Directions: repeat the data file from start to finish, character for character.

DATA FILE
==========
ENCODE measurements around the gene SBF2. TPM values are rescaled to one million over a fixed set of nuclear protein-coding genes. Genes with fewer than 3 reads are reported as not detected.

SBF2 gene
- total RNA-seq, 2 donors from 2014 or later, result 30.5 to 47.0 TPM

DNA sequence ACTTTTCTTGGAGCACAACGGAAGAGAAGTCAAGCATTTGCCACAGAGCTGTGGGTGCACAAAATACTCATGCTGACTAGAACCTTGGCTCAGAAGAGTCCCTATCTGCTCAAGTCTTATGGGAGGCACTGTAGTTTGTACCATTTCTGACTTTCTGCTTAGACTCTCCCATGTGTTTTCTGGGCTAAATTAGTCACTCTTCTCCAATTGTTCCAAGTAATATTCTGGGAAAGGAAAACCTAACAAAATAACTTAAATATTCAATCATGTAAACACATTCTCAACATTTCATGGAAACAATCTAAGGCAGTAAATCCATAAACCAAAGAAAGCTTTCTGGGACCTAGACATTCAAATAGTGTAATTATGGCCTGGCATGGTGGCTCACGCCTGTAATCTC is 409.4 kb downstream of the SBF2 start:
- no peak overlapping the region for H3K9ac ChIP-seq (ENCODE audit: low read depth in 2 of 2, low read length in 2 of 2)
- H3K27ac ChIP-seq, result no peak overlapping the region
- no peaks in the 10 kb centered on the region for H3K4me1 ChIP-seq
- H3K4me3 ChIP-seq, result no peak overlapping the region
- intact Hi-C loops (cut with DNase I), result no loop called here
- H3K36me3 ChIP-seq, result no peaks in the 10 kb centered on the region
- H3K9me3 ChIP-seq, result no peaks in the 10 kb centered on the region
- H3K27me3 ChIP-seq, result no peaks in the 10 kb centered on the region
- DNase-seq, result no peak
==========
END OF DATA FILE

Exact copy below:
ENCODE measurements around the gene SBF2. TPM values are rescaled to one million over a fixed set of nuclear protein-coding genes. Genes with fewer than 3 reads are reported as not detected.

SBF2 gene
- total RNA-seq, 2 donors from 2014 or later, result 30.5 to 47.0 TPM

DNA sequence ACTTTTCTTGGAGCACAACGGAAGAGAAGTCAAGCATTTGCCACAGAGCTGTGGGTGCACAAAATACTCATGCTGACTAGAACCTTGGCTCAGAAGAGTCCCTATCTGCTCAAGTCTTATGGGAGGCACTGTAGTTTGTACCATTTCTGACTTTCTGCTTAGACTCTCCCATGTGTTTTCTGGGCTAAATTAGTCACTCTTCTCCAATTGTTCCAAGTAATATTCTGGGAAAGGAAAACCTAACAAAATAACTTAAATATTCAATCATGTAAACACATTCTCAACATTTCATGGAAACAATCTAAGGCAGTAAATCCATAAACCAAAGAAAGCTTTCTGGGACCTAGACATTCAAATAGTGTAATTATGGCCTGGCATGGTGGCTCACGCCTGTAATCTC is 409.4 kb downstream of the SBF2 start:
- no peak overlapping the region for H3K9ac ChIP-seq (ENCODE audit: low read depth in 2 of 2, low read length in 2 of 2)
- H3K27ac ChIP-seq, result no peak overlapping the region
- no peaks in the 10 kb centered on the region for H3K4me1 ChIP-seq
- H3K4me3 ChIP-seq, result no peak overlapping the region
- intact Hi-C loops (cut with DNase I), result no loop called here
- H3K36me3 ChIP-seq, result no peaks in the 10 kb centered on the region
- H3K9me3 ChIP-seq, result no peaks in the 10 kb centered on the region
- H3K27me3 ChIP-seq, result no peaks in the 10 kb centered on the region
- DNase-seq, result no peak